The surprising star of Chinese dessert.
Pandan. A plant so ubiquitous in Thailand, Malaysia, Indonesia and Singapore, it’s practically a characteristic element of Southeast Asian cultures. A household plant for many families believed to have been domesticated and cultivated since ancient times. The long-bladed leaves exude a subtle and delightful sweet aroma; used as a natural food colouring, garnish and flavouring in cuisines, food wraps, fabric dye, closet fragrance dispenser, and even as an insect repellent. Growing it in a pot is relatively easy, and it thrives in the year-round tropical climate.
The full richness of Pandan fragrance comes when the leaves are cleaned, cut or crushed, blended with water into a paste, and steeped for the vibrant emerald juice. This aromatic extract paired with coconut milk is a core ingredient in Malaysian and Indonesian traditional Kuih-s, Thai desserts, and sweet Kaya spread.
But the leaves by themselves have other yummy uses too.
Tie 3-4 blades in a knot, and cook it with your rice, for an appetizing aroma that goes great with any dish.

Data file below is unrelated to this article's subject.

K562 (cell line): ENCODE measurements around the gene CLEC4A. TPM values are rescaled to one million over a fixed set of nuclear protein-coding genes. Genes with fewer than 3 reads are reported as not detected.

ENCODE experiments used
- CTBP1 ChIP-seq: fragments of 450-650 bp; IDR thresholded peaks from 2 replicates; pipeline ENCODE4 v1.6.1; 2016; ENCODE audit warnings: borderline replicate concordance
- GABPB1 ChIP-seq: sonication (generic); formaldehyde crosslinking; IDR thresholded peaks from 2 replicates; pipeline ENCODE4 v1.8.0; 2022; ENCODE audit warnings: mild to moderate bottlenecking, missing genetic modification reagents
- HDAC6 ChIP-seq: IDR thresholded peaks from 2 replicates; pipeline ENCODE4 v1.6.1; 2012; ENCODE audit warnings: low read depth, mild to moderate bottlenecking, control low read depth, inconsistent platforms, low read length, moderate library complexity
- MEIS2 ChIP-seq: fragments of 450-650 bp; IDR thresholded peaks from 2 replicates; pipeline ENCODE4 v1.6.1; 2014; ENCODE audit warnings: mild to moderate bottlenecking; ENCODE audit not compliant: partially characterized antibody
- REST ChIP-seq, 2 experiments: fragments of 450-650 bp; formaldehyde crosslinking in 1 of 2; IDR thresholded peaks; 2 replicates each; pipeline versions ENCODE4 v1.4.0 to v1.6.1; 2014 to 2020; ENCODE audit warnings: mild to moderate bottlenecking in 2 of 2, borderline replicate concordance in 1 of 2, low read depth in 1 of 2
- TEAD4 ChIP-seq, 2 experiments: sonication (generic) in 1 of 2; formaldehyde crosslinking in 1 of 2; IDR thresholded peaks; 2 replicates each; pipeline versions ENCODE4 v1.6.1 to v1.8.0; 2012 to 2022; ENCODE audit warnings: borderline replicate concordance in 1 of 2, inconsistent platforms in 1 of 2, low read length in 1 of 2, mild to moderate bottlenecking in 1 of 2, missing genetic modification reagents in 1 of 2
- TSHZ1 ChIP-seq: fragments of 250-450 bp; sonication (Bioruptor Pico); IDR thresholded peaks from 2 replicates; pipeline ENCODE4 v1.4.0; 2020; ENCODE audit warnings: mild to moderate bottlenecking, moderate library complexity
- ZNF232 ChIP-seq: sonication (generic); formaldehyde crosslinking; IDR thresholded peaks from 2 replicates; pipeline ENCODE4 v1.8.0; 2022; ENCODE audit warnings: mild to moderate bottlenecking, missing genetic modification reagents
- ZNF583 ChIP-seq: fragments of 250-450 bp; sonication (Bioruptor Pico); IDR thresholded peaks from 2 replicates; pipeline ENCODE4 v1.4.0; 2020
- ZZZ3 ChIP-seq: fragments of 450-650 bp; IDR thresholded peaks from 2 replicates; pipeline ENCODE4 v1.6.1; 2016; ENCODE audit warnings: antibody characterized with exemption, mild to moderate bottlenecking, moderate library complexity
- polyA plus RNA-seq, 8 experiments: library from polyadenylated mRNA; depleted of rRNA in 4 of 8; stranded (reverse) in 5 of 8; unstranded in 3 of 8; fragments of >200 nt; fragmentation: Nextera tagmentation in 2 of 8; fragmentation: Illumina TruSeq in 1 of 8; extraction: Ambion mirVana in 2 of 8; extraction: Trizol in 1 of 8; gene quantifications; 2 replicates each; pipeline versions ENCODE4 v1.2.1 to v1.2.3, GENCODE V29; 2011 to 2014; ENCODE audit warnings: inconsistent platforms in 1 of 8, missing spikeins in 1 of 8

Boil the leaves in water, and strain the light green liquid; for a fragrant and subtly sweet soothing drink that guarantees to ease your stress away.
Wrap your marinated meats and seafood with Pandan leaves for the grill helps retain moisture for a juicer, tastier textures, as well as imbues the meat with a rich, mouth-watering aroma.
Beyond flavouring, Pandan is also a medicinal herb that has many proven health benefits. Rich in Vitamin A, essential for eye health; phytochemicals in Pandan extract that may aid to relieve symptoms of arthritis; as well as carotenoid antioxidants that can aid in heart disease prevention.
Pandan water/tea mentioned above also helps manage your blood sugar levels, relieve chest pains, heartaches and cramps. Pandan paste is used as a remedy for dandruff, massaged into scalps. Powdered Pandan is also prominent in traditional herbal blends for skincare.
Strange but apparently true: the aroma of Pandan leaves clogs and suffocates the breathing of roaches and keeps them away. Tie a bunch a knot and put it in the dark kitchen spots, cabinet corners, or even your closet, and you’ll never have to worry about the pest again. Smells more naturally refreshing than mothballs too.
Token of Love
Pandan leaves elaborately folded into a flower bouquet is a traditional gesture of young lovers, gifted from boys to girls. The vanilla fragrance is more cosy, tender and unique than any rare flower.
Cakes, pastries, dessert soups, custards, jelly, fried chicken and more – you can flavour them all with Pandan, and get distinct tastes and fragrance in every dish. Get started with these simple steps to make your own Pandan extract, and be sure to check out our delicious collection of Pandan recipes!